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September 30, 2002

HOG PRODUCER PANIC REAPS BENEFITS

The panic selling of sows and light weight market hogs in July and August appears to have a silver lining as the breeding herd has shifted into liquidation and market hog numbers will begin to decline later this fall. As a result, the fears of insufficient slaughter capacity and horribly depressed prices this fall have eased. Hog producers will still have losses to face in coming months, but they will not be nearly as large as was feared.

The source of the better news was USDA's September Quarterly Hogs and Pigs report. The breeding herd was reported to be down 1.7 percent as of September 1, following a slightly higher inventory in June. The decline can be attributed to rapid liquidation of sows in July (up 20 percent), August (up 17 percent), and September (up 12 percent). During these three months, a total of 120,000 more sows were slaughtered as compared to the same period last year. Looking back to the spring, sow slaughter in the months of April, May, and June was also 5 percent larger than during the same period last year, representing an additional 40,000 sows.

Fewer sows meant that farrowings this past summer were much lower than anticipated. In the June quarterly report, producers indicated they would farrow 2 percent more sows in the June-August period, but actually reduced farrowings by 1.5 percent. As a result of the smaller summer farrowings, the inventory of market hogs was also much smaller than anticipated. The number of pigs that weighed 120 to 179 pounds, representing the bulk of October slaughter, were up 3 percent. But slaughter of market animals should begin to drop below year earlier levels in November, as the 60 to 119 pound inventory was down modestly. The number of pigs that will come to market in roughly December to February were down 1 percent.

Producers indicated that they intend to continue to reduce sow farrowings and thus market hog supplies into 2003. Fall farrowing intentions were down 2.5 percent and winter farrowing intentions were down 1 percent.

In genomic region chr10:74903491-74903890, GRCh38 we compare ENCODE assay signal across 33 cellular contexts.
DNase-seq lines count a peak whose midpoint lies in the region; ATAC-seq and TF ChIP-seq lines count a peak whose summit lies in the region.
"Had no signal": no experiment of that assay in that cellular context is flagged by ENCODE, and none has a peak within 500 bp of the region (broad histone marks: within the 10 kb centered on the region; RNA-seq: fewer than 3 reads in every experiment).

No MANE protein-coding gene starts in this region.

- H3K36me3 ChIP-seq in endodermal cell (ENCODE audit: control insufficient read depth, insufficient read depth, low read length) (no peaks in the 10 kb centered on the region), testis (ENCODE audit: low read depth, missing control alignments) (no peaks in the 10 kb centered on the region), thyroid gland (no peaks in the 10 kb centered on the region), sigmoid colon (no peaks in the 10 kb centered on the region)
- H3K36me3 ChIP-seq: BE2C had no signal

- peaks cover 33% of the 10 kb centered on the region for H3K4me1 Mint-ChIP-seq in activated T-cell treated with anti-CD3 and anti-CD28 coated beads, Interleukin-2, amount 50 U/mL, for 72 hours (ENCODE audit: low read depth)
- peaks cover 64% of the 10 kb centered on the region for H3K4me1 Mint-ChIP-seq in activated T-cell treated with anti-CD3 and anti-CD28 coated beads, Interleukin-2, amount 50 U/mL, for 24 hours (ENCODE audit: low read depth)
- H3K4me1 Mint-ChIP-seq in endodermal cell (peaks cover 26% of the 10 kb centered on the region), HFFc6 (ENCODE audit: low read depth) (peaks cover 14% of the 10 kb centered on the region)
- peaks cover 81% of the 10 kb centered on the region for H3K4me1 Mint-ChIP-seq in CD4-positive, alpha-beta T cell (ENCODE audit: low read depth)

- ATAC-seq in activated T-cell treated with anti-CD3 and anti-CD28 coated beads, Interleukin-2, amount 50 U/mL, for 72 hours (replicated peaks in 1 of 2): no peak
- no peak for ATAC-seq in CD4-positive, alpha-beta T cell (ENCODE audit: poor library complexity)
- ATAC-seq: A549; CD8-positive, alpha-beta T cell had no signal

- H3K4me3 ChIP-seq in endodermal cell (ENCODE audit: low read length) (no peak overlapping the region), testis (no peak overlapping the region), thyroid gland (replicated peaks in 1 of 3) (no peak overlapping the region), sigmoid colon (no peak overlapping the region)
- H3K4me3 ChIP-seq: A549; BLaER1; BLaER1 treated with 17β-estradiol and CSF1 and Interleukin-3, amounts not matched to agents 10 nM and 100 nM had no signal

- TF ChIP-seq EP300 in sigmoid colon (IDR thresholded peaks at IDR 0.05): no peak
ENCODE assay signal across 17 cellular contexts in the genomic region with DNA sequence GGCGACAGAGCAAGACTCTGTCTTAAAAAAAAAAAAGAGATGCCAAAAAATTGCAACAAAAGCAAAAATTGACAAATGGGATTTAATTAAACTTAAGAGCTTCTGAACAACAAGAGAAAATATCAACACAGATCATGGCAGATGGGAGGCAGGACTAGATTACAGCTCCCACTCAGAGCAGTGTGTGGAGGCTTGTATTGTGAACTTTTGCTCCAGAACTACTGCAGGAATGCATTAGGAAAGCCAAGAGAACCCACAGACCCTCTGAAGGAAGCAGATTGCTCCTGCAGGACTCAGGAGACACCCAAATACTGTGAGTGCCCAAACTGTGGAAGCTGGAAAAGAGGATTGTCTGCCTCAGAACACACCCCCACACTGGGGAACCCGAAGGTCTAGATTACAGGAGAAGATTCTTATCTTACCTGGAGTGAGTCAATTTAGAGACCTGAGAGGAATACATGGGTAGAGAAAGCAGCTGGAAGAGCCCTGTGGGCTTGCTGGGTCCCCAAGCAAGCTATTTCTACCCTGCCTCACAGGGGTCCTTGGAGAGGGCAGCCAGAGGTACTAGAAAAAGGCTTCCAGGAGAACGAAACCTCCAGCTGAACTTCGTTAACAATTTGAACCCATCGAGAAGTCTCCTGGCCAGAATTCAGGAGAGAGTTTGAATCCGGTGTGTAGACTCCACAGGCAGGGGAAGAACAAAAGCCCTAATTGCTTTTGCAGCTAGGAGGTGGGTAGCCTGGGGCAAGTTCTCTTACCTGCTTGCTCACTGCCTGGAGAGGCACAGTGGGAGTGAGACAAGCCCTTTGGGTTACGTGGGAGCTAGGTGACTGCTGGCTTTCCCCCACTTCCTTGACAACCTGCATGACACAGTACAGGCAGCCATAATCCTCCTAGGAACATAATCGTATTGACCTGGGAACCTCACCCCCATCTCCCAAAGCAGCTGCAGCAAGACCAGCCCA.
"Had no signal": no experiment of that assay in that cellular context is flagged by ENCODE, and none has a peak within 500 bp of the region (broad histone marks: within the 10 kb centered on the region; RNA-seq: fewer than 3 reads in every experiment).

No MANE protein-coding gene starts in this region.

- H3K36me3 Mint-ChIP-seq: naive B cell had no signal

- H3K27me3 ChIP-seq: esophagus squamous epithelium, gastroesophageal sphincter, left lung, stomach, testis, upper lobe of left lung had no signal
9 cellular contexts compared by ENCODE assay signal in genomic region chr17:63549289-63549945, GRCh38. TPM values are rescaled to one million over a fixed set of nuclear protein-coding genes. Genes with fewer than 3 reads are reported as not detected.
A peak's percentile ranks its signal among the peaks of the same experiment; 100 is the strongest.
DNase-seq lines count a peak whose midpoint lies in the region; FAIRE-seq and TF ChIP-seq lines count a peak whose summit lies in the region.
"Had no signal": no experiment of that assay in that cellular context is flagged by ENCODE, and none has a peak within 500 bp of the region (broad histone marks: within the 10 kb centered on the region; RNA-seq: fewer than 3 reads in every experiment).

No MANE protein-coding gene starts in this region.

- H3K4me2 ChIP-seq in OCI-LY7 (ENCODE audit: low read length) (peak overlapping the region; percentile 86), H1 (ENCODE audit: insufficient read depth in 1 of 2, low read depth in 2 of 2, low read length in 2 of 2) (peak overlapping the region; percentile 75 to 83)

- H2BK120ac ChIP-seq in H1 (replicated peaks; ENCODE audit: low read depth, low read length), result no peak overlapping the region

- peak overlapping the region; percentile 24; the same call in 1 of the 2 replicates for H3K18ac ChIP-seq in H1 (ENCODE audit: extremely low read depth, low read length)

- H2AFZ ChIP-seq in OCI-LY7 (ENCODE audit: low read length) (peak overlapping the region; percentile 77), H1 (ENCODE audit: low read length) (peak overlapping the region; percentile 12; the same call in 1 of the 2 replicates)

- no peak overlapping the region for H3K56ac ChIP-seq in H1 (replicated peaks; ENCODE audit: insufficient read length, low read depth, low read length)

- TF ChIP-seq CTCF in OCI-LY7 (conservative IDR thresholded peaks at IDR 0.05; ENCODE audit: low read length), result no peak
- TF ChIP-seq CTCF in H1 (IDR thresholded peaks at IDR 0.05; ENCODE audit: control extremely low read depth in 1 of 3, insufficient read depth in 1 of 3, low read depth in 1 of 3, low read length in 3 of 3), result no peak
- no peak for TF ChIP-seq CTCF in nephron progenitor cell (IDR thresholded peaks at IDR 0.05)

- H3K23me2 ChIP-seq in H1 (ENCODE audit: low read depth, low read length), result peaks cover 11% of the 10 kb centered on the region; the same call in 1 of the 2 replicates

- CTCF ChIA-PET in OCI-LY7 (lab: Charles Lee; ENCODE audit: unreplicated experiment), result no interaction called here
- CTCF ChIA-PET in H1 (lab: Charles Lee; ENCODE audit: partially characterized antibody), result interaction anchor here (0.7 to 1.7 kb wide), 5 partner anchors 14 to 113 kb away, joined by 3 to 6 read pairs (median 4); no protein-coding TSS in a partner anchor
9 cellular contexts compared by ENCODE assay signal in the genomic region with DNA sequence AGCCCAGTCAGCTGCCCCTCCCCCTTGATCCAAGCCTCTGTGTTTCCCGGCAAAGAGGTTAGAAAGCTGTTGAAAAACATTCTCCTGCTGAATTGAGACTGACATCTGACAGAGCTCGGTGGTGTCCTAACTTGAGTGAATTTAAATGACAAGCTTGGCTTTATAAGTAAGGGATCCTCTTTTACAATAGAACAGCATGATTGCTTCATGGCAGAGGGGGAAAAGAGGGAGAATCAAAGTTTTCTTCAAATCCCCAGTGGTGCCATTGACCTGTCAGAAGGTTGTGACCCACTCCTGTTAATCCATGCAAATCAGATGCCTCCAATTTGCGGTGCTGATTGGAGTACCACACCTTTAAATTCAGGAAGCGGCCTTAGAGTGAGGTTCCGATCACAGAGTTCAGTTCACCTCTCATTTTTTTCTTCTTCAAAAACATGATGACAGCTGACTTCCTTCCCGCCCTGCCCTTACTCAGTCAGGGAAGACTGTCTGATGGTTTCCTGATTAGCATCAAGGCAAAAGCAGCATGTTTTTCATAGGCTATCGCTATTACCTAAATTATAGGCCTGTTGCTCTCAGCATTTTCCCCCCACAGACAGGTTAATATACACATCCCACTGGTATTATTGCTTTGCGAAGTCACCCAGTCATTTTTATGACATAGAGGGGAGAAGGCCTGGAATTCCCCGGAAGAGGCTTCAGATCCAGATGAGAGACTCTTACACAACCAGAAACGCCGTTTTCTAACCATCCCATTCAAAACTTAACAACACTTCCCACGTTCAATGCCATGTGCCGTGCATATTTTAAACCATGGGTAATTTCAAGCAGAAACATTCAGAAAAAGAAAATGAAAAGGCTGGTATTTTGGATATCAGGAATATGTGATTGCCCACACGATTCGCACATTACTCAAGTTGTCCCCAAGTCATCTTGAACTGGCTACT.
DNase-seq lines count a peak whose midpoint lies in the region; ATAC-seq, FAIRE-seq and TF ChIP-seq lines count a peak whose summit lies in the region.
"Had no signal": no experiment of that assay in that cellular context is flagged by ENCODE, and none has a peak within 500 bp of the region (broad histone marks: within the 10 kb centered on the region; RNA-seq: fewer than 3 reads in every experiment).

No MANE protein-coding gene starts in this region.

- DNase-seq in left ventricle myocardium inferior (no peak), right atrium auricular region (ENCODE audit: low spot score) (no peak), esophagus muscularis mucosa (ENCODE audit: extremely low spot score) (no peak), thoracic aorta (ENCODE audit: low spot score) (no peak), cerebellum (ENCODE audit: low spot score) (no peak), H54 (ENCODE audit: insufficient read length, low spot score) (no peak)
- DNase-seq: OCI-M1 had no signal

Marketing weights have also come down sharply and are expected to help moderate pork supplies during the next 12 months. The reason is high feed prices and low hog prices. The transition to lower weights occurred in August. At the start of the month, slaughter weights were nearly 1 percent above the weights of the previous year, but dropped below year-ago weights by the end of the month. Weights have moderated further in September, dropping as much as 2 percent below last year, likely because of advance marketings of market hogs. For the fall, weights are expected to remain slightly under those of last year, but can be expected to increase with higher hog prices into the winter. For the next 12 months, weights may be up only about .4 percent.

The hog price tone should improve immediately with prospects for less pork than had been anticipated. Still, pork production in the fourth quarter of 2002 and first quarter of 2003 will likely be nearly unchanged from production in the respective quarters in the previous year. However, by the spring and summer, supplies are expected to drop by about 2 to 3 percent. For all of 2003, pork production should be down about 2 percent.

Fall prices for 51 to 52 percent lean hogs are now expected to average in the $30 to $34 range. This is a substantial improvement over mid-to-higher-$20 discussed before the report. Prices should improve to the higher $30s in the winter and keep marching higher into the spring, when they are expected to average in the low $40s. Summer 2003 prices may reach the low-to-mid $40.

Because of the rapid liquidation, financial losses are not expected to be nearly as large as feared prior to the report. Total costs are currently estimated in the $39 to $41 range and have declined somewhat with moderation in corn and meal prices since the September 12 USDA grain updates. Losses in the third quarter just completed are estimated at about $20 per head, but are expected to be somewhat larger for the last quarter of the year, at $22 per head. However, by winter, losses should be reduced to about $5 per head. There is potential for a return to breakeven by the spring and some profits by summer. Lower feed prices by the fall of 2003 could drop costs back into the higher $30s.

Producers are breathing a sigh of relief. Losses are still going to accumulate this fall and early winter, but they are not going to be nearly as severe as had been anticipated. A return to break evens can be anticipated by early spring, with some positive returns by late spring and summer. If additional sow liquidation occurs this fall and winter, hog prices should be strong in the last-half of 2003 and into 2004. For now, producers should calculate their variable or "out-of-pocket costs" and continue to produce hogs this fall as long as they anticipate they can recover these variable costs. In general, most will continue to keep animals in inventory, but they should trim their least productive animals, keep market weights moderate, and continue to evaluate their longer-term strategies in this changing industry.


Issued by Chris Hurt
Extension Economist
Purdue University

  

Department of Agricultural and Consumer Economics    College of Agricultural, Consumer and Environmental Sciences
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